@p00057079 the examples of cracking a cryptographic protocol or finding the most efficient form of compression are examples of computationally hard problems. They require a brute force search over a potentially enormous list of possible answers. They are theoretically "solvable" but could potentially take a very long time.
There is a second class of problems which are unsolvable. The example of determining whether a program will eventually stop (or "halt") is an example of one such problem. It has been proven that there is no fool-proof method for determining whether a given program will eventually halt. In other words, the problem "will this program halt" is unsolvable.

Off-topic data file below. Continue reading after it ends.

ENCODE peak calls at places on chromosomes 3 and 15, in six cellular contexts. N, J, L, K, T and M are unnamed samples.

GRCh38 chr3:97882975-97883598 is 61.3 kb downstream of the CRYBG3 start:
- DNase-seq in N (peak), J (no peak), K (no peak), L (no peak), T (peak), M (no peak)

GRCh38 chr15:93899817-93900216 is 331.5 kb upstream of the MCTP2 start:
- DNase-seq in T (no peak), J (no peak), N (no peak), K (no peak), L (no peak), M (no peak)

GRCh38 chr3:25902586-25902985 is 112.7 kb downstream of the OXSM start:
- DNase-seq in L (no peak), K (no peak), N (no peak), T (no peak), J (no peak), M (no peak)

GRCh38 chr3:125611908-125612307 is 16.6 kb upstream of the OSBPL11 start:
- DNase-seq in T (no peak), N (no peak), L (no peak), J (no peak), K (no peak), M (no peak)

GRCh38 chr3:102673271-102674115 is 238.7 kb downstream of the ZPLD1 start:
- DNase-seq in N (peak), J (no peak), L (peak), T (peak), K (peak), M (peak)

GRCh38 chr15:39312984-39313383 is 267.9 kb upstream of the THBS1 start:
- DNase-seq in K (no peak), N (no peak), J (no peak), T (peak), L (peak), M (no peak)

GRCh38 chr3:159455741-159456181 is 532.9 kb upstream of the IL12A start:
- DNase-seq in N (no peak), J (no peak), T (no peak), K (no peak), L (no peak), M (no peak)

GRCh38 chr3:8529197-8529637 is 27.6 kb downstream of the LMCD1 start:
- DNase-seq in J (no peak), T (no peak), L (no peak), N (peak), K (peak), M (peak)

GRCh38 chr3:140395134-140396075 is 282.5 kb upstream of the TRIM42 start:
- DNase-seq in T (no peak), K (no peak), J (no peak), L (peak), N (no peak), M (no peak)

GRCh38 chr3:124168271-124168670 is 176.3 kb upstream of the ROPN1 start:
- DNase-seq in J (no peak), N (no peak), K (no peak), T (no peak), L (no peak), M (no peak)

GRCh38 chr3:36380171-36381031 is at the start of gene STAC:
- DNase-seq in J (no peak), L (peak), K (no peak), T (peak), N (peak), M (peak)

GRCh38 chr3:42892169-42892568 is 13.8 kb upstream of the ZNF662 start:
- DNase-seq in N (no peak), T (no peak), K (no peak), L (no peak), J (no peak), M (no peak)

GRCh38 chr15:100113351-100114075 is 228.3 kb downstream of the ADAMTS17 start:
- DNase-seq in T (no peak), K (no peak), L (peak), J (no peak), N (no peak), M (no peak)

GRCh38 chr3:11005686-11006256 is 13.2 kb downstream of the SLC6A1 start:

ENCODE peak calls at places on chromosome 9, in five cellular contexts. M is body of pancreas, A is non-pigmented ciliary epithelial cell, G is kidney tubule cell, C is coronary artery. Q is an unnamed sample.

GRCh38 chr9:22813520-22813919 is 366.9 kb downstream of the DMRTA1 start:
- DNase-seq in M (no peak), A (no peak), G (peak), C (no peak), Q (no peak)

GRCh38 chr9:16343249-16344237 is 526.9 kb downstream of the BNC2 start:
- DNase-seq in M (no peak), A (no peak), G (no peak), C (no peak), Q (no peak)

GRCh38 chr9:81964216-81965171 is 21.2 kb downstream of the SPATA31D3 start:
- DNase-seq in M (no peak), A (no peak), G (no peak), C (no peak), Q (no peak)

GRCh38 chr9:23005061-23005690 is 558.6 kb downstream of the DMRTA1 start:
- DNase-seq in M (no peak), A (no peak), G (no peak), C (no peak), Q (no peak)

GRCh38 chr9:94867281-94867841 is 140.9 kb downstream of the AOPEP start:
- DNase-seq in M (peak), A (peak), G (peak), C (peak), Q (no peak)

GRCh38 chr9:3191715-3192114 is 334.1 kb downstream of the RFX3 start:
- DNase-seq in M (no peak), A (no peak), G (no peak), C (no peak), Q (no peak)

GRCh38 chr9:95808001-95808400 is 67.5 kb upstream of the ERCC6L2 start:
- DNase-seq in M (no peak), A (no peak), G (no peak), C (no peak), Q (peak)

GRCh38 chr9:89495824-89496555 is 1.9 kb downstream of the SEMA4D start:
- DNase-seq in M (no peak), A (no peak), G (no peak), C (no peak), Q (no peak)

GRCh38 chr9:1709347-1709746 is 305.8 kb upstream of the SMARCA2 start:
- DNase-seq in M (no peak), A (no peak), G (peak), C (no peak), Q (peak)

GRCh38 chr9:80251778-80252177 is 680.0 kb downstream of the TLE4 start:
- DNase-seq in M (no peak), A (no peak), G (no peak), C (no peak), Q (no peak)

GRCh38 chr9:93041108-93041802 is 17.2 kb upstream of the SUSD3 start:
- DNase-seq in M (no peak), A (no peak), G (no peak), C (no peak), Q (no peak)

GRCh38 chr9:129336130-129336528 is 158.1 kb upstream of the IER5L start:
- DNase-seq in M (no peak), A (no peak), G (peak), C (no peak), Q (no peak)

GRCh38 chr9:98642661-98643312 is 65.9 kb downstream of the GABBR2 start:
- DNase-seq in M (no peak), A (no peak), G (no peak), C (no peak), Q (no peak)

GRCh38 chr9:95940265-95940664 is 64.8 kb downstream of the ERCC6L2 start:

Here's a video on that very problem https://www.youtube.com/watch?v=macM_MtS_w4 that you may enjoy.
To your question of where that specific topic is covered I agree this lesson is no longer clearly addressing that EK. I've noted the issue so that we can make adjustments accordingly. Thanks for taking the time to point out the issue and let me know if we can be of more help with your questions.